Thank you for your prior response; I have given it quite a bit of thought. I found the “house” analogy especially thought provoking and helpful. I must admit the reference to having “whole rooms and floors” of my house off limits, and having no control over what happens there, rings all too true and is quite galling; and I resent the fact that this is true.
However, at least for me, I come back to the reality that there is very little I can do about it. If I dwell on the fact that I have these closed off sections, I just get frustrated and angry. Despite sincere efforts, I have been unable to regain control of those areas. The only thing I have found that works is to just keep them nailed tightly shut- as you labeled it, compartmentalization. That way, most of the time I can just ignore the past, since it cannot be changed anyway.
I now am seeing that I used compartmentalization quite a bit during my 23 years in the Family as a means of blocking off the junk and staying, in my perception anyway, dedicated…. it would seem that compartmentalization can also make possible what was promoted heavily in the Family as “positive thinking.” So I have it down pat, so far as ignoring things that I don’t agree with and can’t change. Perhaps if I didn’t, my 23 years in the Family would have been shorter…
Also, I have realized this is not a good skill to apply to parenting, especially of teenagers. A “head in the sand” approach can have disastrous consequences, and is a long time habit I often fall into and which is NOT a good idea where teens are concerned. So your insights have even spilled over to helping me be aware of where I need to improve as a parent. Thank you.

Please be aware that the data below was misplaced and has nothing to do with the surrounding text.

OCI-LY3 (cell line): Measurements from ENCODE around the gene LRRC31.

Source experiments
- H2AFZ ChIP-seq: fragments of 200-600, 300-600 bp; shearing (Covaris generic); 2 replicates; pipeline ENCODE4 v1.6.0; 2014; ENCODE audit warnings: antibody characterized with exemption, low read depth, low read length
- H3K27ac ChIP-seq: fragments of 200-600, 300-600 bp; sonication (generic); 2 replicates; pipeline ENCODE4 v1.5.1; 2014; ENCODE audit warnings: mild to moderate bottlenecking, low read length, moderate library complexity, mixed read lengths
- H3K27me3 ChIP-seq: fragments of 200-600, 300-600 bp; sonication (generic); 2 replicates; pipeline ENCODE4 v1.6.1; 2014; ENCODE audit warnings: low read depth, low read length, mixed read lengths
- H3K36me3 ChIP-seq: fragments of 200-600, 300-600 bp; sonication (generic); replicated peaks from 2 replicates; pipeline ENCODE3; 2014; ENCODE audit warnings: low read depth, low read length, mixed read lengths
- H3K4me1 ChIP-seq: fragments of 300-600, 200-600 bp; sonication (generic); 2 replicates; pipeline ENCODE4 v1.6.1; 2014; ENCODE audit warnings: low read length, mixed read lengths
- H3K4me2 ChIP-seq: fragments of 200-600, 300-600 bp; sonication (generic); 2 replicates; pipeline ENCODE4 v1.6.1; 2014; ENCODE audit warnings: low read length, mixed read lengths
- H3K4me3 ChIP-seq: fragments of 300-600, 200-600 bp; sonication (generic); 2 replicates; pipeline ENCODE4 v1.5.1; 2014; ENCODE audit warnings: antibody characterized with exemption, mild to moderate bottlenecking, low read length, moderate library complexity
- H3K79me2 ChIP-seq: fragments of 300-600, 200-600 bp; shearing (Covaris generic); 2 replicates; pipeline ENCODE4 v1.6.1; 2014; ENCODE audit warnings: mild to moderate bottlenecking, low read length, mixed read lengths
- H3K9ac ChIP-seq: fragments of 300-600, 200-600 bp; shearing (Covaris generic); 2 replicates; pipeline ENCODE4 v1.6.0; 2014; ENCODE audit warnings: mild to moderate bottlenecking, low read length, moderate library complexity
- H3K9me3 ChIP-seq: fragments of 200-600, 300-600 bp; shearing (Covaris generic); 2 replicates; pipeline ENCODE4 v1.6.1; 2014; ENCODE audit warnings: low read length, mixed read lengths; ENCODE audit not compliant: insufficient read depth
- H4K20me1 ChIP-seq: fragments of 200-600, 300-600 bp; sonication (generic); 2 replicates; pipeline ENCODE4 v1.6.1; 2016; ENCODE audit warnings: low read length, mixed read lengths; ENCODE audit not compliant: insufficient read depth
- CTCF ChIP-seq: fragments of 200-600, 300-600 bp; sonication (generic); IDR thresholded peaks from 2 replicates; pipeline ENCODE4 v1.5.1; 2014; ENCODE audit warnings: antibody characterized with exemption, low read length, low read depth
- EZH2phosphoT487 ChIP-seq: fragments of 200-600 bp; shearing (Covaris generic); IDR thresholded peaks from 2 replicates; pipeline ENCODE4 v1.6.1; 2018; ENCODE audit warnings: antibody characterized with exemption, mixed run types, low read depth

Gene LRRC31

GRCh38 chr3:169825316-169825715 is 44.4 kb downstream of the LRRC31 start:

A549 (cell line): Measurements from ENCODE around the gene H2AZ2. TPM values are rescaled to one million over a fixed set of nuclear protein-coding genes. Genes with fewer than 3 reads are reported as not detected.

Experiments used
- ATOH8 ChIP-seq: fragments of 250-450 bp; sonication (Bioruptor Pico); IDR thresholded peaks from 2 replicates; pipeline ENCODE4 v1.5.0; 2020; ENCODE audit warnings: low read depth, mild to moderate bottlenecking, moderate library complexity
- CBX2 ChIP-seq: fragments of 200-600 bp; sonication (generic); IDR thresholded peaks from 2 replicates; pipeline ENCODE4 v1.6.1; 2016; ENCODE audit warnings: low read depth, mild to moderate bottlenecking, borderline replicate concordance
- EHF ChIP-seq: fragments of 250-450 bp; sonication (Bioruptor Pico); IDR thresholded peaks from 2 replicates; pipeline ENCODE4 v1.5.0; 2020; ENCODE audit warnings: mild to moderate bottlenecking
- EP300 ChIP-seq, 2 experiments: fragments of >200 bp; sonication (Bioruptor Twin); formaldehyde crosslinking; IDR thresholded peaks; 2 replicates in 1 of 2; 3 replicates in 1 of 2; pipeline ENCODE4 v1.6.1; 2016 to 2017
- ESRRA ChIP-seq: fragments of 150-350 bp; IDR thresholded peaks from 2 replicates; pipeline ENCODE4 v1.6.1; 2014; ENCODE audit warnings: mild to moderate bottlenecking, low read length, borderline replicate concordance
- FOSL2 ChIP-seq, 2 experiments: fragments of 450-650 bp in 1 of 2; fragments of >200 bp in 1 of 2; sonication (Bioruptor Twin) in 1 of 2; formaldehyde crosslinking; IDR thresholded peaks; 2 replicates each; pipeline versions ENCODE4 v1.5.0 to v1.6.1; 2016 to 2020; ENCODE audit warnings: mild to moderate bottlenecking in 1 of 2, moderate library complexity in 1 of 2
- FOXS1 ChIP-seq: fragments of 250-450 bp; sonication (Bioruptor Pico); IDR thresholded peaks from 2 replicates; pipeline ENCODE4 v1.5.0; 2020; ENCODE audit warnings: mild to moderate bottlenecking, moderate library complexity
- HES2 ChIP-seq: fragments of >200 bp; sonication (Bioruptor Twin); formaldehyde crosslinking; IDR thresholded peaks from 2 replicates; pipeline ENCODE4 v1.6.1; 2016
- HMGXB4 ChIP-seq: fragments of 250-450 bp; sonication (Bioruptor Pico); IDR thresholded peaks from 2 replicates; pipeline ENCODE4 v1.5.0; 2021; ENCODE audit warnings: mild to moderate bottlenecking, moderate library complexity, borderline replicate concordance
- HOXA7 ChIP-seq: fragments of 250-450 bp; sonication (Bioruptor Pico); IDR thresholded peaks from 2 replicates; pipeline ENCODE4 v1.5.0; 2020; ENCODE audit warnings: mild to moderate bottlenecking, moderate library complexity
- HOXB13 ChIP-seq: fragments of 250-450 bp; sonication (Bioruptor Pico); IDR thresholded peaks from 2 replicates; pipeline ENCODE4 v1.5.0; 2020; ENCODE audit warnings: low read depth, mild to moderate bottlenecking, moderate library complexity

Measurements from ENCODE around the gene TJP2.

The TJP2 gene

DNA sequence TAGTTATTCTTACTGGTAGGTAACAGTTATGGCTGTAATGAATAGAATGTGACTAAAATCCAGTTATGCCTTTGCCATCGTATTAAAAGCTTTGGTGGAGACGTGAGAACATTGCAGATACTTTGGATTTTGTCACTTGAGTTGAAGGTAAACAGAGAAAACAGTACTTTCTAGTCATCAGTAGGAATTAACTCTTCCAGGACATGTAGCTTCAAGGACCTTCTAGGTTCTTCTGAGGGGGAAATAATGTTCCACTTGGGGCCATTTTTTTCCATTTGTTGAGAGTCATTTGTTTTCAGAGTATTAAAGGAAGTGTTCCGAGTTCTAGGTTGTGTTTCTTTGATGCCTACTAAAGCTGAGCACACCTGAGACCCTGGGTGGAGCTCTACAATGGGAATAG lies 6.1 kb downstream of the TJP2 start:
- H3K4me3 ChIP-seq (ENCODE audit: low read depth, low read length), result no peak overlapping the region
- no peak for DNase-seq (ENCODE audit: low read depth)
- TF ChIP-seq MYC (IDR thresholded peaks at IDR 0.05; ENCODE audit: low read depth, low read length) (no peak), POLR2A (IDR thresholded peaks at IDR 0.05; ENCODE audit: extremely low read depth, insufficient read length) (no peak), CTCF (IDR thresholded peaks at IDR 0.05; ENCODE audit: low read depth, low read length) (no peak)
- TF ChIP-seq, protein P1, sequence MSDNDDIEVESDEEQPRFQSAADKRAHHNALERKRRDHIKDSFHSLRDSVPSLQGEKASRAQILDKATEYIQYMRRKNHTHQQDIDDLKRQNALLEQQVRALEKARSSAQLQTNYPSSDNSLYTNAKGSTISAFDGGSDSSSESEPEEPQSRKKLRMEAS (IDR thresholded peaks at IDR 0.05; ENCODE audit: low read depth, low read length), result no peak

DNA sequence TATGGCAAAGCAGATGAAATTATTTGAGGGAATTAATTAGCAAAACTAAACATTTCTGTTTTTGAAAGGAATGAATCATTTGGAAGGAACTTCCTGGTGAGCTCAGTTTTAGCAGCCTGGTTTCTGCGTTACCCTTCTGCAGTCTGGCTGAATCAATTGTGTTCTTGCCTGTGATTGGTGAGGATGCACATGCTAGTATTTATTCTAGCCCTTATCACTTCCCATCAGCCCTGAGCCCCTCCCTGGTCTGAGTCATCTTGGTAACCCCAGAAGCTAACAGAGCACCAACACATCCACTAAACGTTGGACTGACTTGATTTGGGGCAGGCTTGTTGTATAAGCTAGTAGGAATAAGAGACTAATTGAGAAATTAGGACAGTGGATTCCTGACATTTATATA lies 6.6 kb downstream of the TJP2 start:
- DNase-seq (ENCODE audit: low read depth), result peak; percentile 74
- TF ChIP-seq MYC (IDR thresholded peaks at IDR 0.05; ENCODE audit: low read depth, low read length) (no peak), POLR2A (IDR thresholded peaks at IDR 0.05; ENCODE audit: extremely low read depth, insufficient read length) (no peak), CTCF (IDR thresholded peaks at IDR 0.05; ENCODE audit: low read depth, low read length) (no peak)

A few months ago, I went ahead and spoke with the pastor of the church I attend about my Family past. I admire this pastor quite a bit and he was a good listener and supportive and offered to talk about it again if I wish, all of which was positive. However, he had never heard of The Family, and despite his good intentions, is therefore not really able to be very helpful.
Also, I have found the various Web sites and chat boards to not be helpful, for me at least they just seem full of bitterness and ranting.
You mentioned that compartmentalization tends to only be a temporary fix and comes unraveled at times of stress. I believe you, but I guess at this point all I can think about this is “I’ll have to cross that bridge when and if I come to it.”
When I think about all this, I say to myself, “You just had your 50th birthday. Life is too short and you are too old to get into all this psychological help stuff.”
One of the big reasons I do wish I could get a handle on all this is my kids. My oldest daughter and her three children are in the Family, though not the “fulltime” family, FD I think is now called, and I have seen them only once in the last 7 years, but we email frequently (she is in Africa). But I find it very difficult to talk to her openly about the past, and sometimes I feel that if I could, perhaps I could be more of a help to her and her children. The same goes for my other five kids, although thankfully they are all doing very well. Do you know of any good, specific and detailed advice for talking to a loved one who is in the Family, without alienating them?
So anyway, all that to say that, there really is no alternative. While there are times when I strongly desire someone knowledgeable about the Family to talk to, in my situation here in my lovely, but somewhat isolated, rural area, that just isn’t going to happen. So under the circumstances, I’ll just keep on keeping on.
I do thank you for your insights, which were very helpful.